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United States District Court, Western District of New York

September 17, 2002


The opinion of the court was delivered by: Larimer, Chief Judge



Before the Court is the pro se petition of Jesse Hammock ("Hammock") for a writ of habeas corpus pursuant to 28 U.S.C. § 2254. Petitioner was convicted after trial in New York Supreme Court, Monroe County of four counts of murder, 2d degree, and five counts of attempted robbery, 1st degree. He was sentenced to two consecutive indeterminate terms of twenty-five years to life on the murder convictions, and two terms of seven and one-half to fifteen years on the attempted robbery convictions, to be served concurrently with the murder sentences. The Supreme Court, Appellate Division, Fourth Department affirmed the convictions, People v. Hammock, 255 A.D.2d 957 (4th Dept. 1998), and the Court of Appeals denied leave to appeal. People v. Hammock, 93 N.Y.2d 899 (1999). For the reasons set forth below, the § 2254 petition is dismissed.


On October 12, 1984, petitioner was indicted for murder and attempted robbery in connection with an incident in which three masked men entered a bar with handguns and a sawed-off shotgun and attempted to rob the occupants. During the attempted robbery, two people were shot to death.

Hammock had been convicted of the murder at a prior trial, but his conviction was reversed by the Appellate Division, Fourth Department, based on prosecutorial misconduct. People v. Hammock, 182 A.D.2d 1114 (4th Dept. 1992). Although the Appellate Division reversed the conviction, it affirmed the denial of a suppression motion that Hammock had made in which he claimed that the warrant had been impermissibly altered by the executing officers. The Appellate Division ruled that the trial court correctly determined that there was no basis to suppress evidence seized pursuant to the warrant. The case was then remanded for retrial.

Prior to the retrial, Hammock once again moved to suppress items obtained during execution of the search warrant. In addition, he moved to dismiss the indictment on double jeopardy grounds. Both motions were denied.

At the retrial, the People presented evidence, including inculpatory statements Hammock made to another inmate while incarcerated, physical evidence recovered from his home, which included a weapon with his hand print on it. Hammock was once again convicted of the murder of the two victims, as well as with five counts of attempted robbery. As noted, the Appellate Division affirmed the convictions and, in its decision, the court found that the prosecutorial misconduct at the first trial did not bar a retrial on the grounds of double jeopardy and that the trial court properly denied the suppression motion. In addition, the Appellate Division denied Hammock's contention that he was denied ineffective assistance at his trial.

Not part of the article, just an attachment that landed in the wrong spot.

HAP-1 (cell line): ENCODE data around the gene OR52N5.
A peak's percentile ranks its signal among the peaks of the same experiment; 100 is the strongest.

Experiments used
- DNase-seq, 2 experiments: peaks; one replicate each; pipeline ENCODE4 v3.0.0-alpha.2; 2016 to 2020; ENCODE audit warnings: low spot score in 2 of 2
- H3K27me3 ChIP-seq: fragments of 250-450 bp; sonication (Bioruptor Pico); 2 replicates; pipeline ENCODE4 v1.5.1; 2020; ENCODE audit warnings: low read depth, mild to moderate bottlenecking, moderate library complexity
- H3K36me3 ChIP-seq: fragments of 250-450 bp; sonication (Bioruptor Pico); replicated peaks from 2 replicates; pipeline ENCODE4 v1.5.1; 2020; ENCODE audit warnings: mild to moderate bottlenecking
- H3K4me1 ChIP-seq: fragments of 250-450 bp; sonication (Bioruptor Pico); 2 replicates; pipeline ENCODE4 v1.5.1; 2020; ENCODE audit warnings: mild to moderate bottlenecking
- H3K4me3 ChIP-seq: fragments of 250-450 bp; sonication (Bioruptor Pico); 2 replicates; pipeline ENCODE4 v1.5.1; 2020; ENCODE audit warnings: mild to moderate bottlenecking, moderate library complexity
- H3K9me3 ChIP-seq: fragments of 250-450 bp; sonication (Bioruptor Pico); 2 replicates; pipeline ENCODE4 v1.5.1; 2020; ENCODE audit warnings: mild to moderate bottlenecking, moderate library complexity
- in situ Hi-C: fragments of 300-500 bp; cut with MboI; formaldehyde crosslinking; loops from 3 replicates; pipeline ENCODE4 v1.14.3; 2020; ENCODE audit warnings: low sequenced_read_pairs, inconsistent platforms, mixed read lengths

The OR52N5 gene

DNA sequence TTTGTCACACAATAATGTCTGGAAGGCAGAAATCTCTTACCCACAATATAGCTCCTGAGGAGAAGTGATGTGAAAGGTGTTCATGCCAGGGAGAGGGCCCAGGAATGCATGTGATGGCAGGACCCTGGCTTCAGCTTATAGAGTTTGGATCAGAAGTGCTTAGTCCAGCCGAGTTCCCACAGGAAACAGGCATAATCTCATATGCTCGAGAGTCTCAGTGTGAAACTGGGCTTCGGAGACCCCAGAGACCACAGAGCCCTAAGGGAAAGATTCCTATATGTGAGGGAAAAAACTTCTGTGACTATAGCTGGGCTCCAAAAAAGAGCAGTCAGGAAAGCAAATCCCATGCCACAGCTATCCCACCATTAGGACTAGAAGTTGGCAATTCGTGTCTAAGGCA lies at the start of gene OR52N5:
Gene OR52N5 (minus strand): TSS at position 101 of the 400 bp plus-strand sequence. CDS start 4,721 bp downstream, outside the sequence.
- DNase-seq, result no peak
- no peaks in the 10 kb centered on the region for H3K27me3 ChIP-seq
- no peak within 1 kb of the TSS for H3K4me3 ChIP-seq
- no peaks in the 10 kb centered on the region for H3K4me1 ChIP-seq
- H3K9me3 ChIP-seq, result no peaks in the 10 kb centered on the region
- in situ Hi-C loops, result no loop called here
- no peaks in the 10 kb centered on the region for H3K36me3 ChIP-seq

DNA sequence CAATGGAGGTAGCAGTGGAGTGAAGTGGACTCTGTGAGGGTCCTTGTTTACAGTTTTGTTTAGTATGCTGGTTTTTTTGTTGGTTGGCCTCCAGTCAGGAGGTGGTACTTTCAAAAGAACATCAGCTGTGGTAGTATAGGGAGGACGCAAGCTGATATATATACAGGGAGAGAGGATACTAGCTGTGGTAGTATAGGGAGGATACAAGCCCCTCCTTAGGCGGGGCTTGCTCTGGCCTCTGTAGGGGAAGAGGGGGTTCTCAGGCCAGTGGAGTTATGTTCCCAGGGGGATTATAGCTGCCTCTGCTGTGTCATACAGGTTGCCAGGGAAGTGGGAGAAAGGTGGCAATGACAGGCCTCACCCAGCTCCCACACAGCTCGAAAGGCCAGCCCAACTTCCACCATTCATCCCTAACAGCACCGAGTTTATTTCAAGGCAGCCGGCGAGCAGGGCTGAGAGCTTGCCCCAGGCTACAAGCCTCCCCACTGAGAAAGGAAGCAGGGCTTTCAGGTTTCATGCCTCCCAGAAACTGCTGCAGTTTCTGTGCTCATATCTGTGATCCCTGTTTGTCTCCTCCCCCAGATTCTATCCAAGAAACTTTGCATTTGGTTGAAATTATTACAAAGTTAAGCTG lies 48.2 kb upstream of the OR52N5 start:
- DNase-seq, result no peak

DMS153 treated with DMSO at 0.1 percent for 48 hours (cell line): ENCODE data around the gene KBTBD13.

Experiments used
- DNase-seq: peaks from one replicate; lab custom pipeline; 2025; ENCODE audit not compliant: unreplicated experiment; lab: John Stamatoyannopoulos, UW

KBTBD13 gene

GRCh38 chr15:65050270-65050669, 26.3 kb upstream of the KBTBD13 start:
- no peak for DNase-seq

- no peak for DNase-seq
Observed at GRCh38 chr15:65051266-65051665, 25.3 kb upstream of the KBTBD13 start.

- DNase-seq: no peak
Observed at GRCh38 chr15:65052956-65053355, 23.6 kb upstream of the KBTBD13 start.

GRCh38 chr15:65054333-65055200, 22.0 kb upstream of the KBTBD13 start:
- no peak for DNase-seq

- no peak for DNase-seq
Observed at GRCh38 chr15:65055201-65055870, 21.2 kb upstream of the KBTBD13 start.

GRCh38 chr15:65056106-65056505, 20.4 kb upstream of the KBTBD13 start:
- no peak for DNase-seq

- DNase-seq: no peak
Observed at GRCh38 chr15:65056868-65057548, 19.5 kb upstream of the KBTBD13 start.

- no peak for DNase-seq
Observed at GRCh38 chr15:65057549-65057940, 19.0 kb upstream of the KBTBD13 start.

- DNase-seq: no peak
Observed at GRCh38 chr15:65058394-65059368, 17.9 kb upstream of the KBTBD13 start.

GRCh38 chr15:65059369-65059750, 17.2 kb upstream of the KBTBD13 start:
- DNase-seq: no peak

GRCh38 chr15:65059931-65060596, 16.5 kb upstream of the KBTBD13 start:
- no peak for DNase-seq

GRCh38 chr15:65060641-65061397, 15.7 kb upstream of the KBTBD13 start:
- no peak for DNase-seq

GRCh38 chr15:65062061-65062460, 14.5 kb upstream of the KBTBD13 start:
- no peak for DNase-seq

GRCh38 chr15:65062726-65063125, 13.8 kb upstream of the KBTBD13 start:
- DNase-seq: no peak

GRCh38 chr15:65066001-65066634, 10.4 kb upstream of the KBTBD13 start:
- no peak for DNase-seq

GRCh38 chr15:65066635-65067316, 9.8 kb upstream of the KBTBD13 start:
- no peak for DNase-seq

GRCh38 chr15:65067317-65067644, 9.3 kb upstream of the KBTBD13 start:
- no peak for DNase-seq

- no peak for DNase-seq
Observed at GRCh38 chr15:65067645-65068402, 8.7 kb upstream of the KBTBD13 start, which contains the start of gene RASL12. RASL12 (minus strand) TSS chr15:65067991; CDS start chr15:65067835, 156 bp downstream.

Petitioner's writ of habeas corpus raises three claims. First, he claims that his Fourth Amendment rights were violated in connection with the execution of the search warrant at his home. Next, he claims that the retrial violated his right not to be twice put in jeopardy. In addition, he claims that he was denied effective assistance of counsel at trial based on a single comment of his trial counsel during voir dire and other alleged failings during the trial. For the reasons discussed, infra, I find that none of these claims warrant the relief requested and, therefore, the petition must be dismissed.


I. Exhaustion

Before examining the merits of petitioner's claims, it is necessary to consider whether petitioner exhausted state court remedies. Generally, a federal court will not entertain a habeas corpus petition from a state prisoner unless the prisoner has exhausted state court remedies. Picard v. Connor, 404 U.S. 270, 275 (1971). Exhaustion of state remedies requires presentation of the claim to the highest state court from which a decision can be obtained. Daye v. Attorney General of the State of New York, 696 F.2d 186, 190 n. 3 (2d Cir. 1982). In addition, a petition that contains both exhausted and unexhausted claims should be dismissed so that the state courts have an opportunity to decide the unexhausted issues. Rose v. Lundy, 455 U.S. 509, 510 (1982). A petitioner must exhaust his judicial remedies with regard to each claim that he seeks to assert in a federal habeas proceeding. 28 U.S.C. § 2254(b)(1)(A).

In the instant case, respondent argues that petitioner has not exhausted each aspect of his claim that trial counsel was ineffective. Specifically, respondent argues that the claim that counsel failed to introduce exculpatory evidence was not fully exhausted. The Court notes that petitioner filed a Pro Se supplemental brief on the appeal, in which he raises ineffective assistance of counsel and argues that counsel's "blunders" deprived him of a fair trial. He cites to the statement that counsel made during voir dire that implied he was guilty of killing the two victims, counsel's failure to present letters from a prosecution witness that would have exonerated him, and counsel's failure to move for the trial judge's recusal. Answer, Appendix D at 15-16.